A Ride on the Cumbres & Toltec Scenic Railroad
Traverse over 64 miles of track and cross the Colorado-New Mexico state line 11 times on this authentic steam railroad
What rolls over 64 miles of track, crosses the Colorado-New Mexico state line 11 times, and winds through some of the most beautiful stretches of landscape on the planet? It’s the Cumbres & Toltec Scenic Railroad, and it’s the highest and longest steam railroad in North America. It’s also the most authentic.
I had the pleasure of riding the Cumbres & Toltec in May of this year with my photographer friend, Alanna Brake. Our trip started in Antonito, Colorado, a town that time has forgotten but Hollywood has not. This dusty little town has been the location for a handful of films including “Indiana Jones & the Last Crusade” and more recently, “A Million Ways to Die in the West.” And the Cumbres & Toltec Scenic Railroad has been featured in most movies filmed here.
Cano, the owner and creator of Cano's Castle in Antonito, Colorado
When we arrived in Antonito we visited the Indiana Jones’ Home. Now a bed and breakfast, this is where Indiana Jones’ childhood scenes in “The Last Crusade” were filmed. We also stopped by Cano’s Castle. The “castle” was built by a rather eccentric man who has used beer cans and other metallic objects to build his creation which is dedicated to Jesus.
After a good night’s sleep at the Steam Train Hotel, we boarded the Cumbre & Toltec. I’ve ridden a number of scenic trains and one of the most interesting aspects of this ride is the length and the diverse landscapes we traversed through. As we pulled out of Antonito a herd of antelope ran alongside the train and I felt as if I was starring in my very own Western movie.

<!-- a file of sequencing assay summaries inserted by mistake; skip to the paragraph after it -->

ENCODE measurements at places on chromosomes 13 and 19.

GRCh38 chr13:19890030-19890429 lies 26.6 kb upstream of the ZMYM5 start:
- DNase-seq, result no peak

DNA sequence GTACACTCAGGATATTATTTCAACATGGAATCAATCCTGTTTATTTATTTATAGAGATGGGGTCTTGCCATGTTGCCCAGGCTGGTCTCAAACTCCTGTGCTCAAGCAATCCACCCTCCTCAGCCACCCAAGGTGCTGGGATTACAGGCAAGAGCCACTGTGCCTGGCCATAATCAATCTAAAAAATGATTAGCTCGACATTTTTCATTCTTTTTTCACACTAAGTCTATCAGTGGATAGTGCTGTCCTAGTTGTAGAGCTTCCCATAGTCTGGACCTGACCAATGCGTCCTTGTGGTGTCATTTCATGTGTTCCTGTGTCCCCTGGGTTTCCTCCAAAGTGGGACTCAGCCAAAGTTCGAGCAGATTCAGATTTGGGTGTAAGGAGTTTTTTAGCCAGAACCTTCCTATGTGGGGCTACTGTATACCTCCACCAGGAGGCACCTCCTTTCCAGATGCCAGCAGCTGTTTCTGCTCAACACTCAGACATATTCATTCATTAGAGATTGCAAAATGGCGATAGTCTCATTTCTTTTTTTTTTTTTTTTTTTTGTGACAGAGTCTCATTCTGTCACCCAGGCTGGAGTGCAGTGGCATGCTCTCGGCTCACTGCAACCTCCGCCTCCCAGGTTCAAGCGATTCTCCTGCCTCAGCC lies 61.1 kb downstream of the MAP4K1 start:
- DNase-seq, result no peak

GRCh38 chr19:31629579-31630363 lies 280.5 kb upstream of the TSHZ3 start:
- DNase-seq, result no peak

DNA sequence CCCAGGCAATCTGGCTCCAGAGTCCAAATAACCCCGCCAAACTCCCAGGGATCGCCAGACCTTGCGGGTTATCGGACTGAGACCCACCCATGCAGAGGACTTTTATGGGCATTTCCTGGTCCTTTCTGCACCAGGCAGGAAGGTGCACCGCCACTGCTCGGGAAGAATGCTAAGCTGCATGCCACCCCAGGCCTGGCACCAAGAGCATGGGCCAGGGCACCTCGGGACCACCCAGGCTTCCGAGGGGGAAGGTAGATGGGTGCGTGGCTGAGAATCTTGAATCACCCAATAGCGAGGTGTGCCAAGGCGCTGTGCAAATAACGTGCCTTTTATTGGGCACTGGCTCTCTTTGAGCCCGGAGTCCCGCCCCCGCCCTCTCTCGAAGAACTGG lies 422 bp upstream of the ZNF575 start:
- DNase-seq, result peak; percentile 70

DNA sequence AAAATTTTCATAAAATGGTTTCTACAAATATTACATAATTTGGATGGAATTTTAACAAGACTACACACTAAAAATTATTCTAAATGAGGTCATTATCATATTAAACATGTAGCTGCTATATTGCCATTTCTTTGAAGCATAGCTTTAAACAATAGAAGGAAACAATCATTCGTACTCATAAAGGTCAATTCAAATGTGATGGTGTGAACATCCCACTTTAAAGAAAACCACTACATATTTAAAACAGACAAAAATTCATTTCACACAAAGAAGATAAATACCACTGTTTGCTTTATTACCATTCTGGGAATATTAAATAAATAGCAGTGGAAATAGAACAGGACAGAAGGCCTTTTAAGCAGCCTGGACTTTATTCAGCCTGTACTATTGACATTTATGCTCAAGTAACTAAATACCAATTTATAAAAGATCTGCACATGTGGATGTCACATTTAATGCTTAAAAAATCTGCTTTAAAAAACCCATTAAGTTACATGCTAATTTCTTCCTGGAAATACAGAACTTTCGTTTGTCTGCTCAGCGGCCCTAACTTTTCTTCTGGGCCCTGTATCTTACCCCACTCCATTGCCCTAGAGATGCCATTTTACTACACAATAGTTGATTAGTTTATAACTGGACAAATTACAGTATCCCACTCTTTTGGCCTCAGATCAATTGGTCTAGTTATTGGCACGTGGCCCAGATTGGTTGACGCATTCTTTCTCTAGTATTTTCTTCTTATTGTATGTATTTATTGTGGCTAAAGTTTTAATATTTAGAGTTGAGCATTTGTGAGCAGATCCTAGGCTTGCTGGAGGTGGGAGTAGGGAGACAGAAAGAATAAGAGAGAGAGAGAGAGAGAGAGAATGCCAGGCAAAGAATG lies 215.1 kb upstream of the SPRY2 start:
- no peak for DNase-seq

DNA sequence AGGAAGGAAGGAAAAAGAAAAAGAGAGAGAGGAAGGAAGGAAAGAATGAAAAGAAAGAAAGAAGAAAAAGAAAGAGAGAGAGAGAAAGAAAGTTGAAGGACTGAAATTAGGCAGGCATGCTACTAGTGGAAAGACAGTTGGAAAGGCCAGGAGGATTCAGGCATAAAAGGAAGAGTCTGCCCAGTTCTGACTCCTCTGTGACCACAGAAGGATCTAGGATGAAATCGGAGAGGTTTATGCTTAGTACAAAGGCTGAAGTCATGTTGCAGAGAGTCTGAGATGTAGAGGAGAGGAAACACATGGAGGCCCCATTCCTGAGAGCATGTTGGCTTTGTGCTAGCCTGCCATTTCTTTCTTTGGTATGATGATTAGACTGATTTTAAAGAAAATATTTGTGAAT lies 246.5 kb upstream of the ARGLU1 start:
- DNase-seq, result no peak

Eventually we began to climb and from the open-air observation car, the smell of pine grew strong. In May the higher we went, the wetter the world became. Big ponds of water reflected the blues skies and puffy clouds above us.
The view from the Antonito, Colorado side on the Cumbres & Toltec Scenic Railroad
At the top of Cumbres Pass, 10,015 feet above sea level, the air was chilly. At this point the train starts down towards Chama, New Mexico, rolling through tunnels of aspen trees. The Cumbres & Toltec passes thousands of aspen trees during its 64-mile journey, so I can only imagine what it’s like in the Fall.
As we rolled into Chama, an authentic, tree-dotted, mountain railway town, a thunderstorm was beginning to brew. We ran to a waiting car that would transport us a few blocks to the Gandy Dancer Bed & Breakfast, our home for the night.
The Cumbres & Toltec Scenic Railroad operates full day excursions until October 18. Visit CumbresToltec.com for the schedule.